“That was the first significant federal gun ban in the nation’s history,” says Kopel. “So [Strickland vs. Kasich] was a pretty easy choice if you care about gun rights rather than the Republican Party.” And NRA leaders make no secret about their priorities. “We are part of the conservative movement, but the Second Amendment is unique because it transcends politics; it transcends race, gender, socioeconomic, and certainly partisan lines,” Chris W. Cox, the NRA’s chief lobbyist, told Politico. “I may have strong personal views on a lot of things — whether it’s health care, immigration, the bank bailouts, taking over car companies, all those things — but that’s not my job. My job and my fiduciary responsibility is to get up every day and protect the Second Amendment.”
It’s an approach that has paid dividends. While nearly every other conservative cause has suffered setbacks under the Obama administration, gun-rights supporters have continued to score legislative victories despite Democratic supermajorities. They were able to get the health care bill to include a ban on higher medical insurance premiums for gun-owning households. A bill cracking down on credit card companies was amended to allow people to carry loaded weapons in national parks. The judiciary has been even more congenial, with two Supreme Court decisions since 2008 ruling that the Second Amendment does indeed confer an individual right to own guns. “The last two years have been a disaster for us,” anti-gun Rep. Carolyn McCarthy (D-NY) confided to the New York Times. “A lot of members are just afraid of the NRA.”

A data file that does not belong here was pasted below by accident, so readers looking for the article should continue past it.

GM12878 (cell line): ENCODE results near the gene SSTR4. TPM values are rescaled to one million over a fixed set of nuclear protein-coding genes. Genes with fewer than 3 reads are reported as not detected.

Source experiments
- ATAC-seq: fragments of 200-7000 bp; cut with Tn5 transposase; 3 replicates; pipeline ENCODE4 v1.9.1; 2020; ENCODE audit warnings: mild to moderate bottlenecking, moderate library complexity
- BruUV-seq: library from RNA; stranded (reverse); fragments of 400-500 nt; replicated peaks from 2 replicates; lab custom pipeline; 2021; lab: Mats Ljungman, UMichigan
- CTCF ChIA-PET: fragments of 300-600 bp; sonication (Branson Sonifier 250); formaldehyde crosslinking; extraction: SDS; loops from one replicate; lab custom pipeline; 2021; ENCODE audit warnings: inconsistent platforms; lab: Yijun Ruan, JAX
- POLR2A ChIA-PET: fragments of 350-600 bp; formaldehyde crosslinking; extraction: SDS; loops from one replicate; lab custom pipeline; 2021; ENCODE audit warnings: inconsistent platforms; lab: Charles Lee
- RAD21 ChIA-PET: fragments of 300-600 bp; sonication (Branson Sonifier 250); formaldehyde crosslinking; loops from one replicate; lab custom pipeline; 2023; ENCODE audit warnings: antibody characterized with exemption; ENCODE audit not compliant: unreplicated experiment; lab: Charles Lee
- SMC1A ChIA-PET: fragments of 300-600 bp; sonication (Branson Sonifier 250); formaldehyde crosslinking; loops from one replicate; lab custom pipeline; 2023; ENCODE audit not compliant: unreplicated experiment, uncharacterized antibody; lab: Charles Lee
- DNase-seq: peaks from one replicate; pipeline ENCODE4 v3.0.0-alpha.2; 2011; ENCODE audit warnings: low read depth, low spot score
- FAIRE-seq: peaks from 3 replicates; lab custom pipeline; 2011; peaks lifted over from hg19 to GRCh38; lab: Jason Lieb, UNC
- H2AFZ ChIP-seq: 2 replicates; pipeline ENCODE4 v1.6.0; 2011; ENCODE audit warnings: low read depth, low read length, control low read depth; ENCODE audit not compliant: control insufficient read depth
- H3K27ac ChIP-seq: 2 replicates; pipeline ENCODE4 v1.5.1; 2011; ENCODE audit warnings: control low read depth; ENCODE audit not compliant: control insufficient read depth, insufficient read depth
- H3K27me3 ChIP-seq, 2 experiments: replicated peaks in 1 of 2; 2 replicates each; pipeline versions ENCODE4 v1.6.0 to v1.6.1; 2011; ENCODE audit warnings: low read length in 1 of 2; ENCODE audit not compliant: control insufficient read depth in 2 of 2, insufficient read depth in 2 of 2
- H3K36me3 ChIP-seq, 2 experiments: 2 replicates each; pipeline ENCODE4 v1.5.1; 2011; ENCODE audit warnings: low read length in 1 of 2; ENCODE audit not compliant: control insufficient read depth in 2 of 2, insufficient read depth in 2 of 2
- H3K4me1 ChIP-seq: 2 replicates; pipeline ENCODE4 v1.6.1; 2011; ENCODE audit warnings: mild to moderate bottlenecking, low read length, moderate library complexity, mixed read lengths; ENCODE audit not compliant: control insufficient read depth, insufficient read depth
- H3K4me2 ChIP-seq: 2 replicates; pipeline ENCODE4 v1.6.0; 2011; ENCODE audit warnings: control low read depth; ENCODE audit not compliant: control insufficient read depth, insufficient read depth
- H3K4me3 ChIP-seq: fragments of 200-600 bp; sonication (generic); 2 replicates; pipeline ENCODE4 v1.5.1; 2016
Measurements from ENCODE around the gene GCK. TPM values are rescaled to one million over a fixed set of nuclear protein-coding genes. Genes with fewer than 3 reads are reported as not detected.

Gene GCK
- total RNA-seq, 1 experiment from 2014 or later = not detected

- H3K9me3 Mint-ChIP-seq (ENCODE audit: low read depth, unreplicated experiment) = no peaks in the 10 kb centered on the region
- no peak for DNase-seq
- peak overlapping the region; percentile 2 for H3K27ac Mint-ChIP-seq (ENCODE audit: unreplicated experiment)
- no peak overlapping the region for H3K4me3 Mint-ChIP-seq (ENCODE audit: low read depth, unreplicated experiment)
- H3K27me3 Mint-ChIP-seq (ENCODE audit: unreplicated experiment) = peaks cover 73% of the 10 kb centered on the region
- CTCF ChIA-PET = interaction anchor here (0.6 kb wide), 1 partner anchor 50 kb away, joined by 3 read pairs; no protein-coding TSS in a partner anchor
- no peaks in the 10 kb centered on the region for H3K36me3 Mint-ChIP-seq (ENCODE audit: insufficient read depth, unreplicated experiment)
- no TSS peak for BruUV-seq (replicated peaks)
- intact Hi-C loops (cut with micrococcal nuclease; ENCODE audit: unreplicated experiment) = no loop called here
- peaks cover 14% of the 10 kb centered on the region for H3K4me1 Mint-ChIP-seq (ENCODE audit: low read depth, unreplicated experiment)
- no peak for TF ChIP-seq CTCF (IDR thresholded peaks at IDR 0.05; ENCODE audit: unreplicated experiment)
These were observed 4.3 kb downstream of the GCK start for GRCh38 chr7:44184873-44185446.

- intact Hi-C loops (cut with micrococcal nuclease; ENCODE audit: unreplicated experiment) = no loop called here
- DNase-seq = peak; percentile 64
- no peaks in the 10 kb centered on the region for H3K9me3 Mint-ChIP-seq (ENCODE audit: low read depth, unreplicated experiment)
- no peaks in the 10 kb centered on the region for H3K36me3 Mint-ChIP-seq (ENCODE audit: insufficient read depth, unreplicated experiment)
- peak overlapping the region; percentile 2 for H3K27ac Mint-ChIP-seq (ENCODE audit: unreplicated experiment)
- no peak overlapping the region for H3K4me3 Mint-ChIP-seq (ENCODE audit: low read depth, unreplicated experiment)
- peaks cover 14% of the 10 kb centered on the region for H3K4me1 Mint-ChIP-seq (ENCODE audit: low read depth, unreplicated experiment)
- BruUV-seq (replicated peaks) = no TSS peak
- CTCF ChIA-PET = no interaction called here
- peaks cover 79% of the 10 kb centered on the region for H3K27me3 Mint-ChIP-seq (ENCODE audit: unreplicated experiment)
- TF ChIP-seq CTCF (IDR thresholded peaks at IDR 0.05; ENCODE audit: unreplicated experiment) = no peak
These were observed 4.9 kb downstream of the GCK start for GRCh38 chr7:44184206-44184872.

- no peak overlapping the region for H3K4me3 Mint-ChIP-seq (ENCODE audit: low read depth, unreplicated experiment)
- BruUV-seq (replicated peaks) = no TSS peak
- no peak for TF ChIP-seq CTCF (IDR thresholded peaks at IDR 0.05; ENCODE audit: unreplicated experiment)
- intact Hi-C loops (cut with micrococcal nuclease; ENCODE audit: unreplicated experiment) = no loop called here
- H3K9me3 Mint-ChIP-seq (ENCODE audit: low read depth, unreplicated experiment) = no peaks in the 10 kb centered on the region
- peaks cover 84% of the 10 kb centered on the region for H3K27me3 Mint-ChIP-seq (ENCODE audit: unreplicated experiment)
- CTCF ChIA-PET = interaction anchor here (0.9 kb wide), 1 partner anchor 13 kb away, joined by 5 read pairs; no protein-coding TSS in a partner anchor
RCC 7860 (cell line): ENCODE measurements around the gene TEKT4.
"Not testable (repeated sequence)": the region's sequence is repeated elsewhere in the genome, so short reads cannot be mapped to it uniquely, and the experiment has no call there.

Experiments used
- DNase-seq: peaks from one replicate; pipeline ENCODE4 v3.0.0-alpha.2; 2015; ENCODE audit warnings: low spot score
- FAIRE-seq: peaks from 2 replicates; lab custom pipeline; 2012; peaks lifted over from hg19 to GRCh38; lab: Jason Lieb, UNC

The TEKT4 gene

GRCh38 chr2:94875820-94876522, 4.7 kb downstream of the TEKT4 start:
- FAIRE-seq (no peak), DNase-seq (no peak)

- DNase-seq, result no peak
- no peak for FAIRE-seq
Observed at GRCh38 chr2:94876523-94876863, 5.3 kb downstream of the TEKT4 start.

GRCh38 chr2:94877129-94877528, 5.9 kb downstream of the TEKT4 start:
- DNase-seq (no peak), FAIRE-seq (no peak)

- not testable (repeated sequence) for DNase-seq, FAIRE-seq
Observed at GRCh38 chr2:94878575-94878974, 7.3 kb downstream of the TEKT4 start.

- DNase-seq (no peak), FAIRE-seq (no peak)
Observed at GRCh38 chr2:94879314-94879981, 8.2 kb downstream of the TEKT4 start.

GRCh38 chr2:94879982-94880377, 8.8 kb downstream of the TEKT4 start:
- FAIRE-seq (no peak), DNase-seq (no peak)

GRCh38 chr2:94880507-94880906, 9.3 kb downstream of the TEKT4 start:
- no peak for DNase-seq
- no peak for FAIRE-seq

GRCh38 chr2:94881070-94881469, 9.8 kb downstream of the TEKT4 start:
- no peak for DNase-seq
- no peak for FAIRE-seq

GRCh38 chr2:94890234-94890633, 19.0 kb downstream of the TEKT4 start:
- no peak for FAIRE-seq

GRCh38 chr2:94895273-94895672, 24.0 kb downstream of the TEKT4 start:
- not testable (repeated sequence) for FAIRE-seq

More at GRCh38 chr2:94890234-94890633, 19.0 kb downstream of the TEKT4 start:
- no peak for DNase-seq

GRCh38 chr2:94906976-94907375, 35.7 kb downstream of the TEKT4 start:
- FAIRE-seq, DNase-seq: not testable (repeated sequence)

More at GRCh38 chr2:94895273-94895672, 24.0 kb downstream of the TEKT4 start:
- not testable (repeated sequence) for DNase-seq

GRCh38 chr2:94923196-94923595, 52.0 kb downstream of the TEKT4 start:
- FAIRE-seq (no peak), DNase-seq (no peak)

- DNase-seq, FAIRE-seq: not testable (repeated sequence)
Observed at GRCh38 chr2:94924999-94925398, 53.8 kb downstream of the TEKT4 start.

The NRA has struck this fear into the political class’s hearts by being tough on opponents — and tougher still on erstwhile allies caught curtailing Second Amendment rights. They declined to endorse President George H. W. Bush, an NRA life member, for reelection in 1992 because he signed an executive order banning the import of some semiautomatic firearms and was insufficiently resolute in opposition to the Brady bill. In 1994, they helped defeat longtime supporters Congressman Jack Brooks (D-TX) and House Speaker Tom Foley (D-WA) because of their support for the crime bill containing the assault weapons ban.
“The NRA was an unforgiving master: one strike and you’re out,” Bill Clinton later recalled in his memoirs. “The gun lobby claimed to have defeated nineteen of the twenty-four members on its hit list. They did at least that much damage and could rightly claim to have made Gingrich the House Speaker.” Robert Spitzer, the SUNY Cortland political science professor who wrote The Politics of Gun Control, told TAS, “Very few advocacy groups would turn on onetime allies like that, but that’s part of what makes the NRA so effective.”